Mary Dyer (?-1660)

Mary Dyer

Emigrating from England with her husband, Mary Dyer settled in Boston in 1635. Though the Massachusetts Bay Colony was only a few years old, the power of its theocratic government was strong. When, in 1638, Anne Hutchinson was excommunicated and banished from the colony because her religious views differed from those of John Winthrop, who was both pastor and governor, Mary Dyer was the only person in the church to exit with Hutchinson. She then was also excommunicated and banished, and the Dyers, like the Hutchinsons, fled to the freedom of Rhode Island, which had been founded two years earlier when Roger Williams was expelled from Massachusetts.

They lived in Newport, where Dyer bore at least five sons. In 1652, she and her husband returned to England with Williams and other Rhode Island leaders; Dyer stayed there five years, during which she converted to the religious ideas of the Society of Friends, commonly called Quakers. Quaker women were exceptional in the equality afforded them in both the theory and practice of religion, and when Dyer returned to American in 1657, she set about exercising her church’s unusual use of women as missionaries for the humane new faith.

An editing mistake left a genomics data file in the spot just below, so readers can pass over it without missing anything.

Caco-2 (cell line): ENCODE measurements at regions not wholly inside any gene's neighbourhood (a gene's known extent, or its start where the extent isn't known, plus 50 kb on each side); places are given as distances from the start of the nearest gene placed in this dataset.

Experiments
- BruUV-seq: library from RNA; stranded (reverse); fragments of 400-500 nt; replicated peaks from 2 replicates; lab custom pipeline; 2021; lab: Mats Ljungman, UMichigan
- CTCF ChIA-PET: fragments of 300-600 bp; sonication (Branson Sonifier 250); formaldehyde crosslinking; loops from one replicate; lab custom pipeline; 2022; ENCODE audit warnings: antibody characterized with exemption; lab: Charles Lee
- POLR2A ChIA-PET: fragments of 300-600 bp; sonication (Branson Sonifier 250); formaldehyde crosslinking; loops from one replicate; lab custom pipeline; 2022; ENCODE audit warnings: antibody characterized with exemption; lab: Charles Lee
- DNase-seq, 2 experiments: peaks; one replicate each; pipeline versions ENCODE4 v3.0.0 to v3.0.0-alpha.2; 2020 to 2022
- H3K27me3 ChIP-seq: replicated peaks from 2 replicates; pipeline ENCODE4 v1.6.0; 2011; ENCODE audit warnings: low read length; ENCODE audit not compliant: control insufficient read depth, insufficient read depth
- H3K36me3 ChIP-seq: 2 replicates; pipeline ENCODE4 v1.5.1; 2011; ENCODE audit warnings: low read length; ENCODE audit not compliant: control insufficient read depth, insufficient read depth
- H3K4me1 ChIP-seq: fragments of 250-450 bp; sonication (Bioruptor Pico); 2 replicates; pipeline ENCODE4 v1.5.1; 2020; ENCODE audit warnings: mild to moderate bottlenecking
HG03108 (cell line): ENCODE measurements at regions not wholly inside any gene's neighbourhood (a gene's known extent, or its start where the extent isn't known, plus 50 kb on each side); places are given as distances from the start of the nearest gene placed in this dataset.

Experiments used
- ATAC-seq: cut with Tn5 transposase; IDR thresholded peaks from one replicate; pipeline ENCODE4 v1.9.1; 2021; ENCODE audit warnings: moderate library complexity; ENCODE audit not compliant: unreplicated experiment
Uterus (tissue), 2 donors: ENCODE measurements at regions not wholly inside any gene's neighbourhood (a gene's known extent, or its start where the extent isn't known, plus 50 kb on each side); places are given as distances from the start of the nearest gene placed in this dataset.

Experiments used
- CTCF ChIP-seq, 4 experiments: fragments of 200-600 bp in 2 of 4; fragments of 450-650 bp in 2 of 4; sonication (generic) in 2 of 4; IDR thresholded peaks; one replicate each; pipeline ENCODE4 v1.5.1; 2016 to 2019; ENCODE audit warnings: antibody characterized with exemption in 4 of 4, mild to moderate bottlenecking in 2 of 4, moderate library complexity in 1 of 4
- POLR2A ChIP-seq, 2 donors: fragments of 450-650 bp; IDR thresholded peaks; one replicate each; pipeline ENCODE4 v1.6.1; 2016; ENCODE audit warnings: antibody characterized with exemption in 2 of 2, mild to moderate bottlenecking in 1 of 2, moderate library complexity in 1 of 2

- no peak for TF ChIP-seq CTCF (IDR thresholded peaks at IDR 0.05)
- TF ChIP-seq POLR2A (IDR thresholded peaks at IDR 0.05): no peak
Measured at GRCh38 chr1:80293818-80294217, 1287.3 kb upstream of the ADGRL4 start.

The Massachusetts and Connecticut colonies, meanwhile, had enacted laws banning Quakers, and Dyer was exiled from Boston in 1657 and from New Haven in 1658. When she returned to Boston in 1659 to visit two male friends from England who were imprisoned for expression of their Quaker beliefs, she herself was jailed. She was banished to Rhode Island in September, but returned a few weeks later. Her two friends were hung in October for their defiance of the ban, but Dyer—who had been marched to the gallows and bound for hanging—was granted a reprieve. She spent the following winter in Rhode Island and Long Island (where Hutchinson had also lived until her violent death in 1643.)

Dyer’s family, who did not share her religious ideas, used those months attempting to dissuade her from what they saw as her determined martyrdom. It had been her son who arranged the reprieve, but he could not convince Dyer to stay away from the harsh theocrats who ran Boston, for she was resolved to speak. Her husband—like multitudes of women throughout history who tried and failed to deter their men from courting danger—accompanied his wife to Boston in the spring. He pleaded for her life, but her last speech was a plea for religious freedom. Mary Dyer was hanged on the first day of June in 1660.

It did not take long for this martyrdom of a woman to sink in on the people of the Bay Colony, and her death was an important factor in lessening the powers of the church.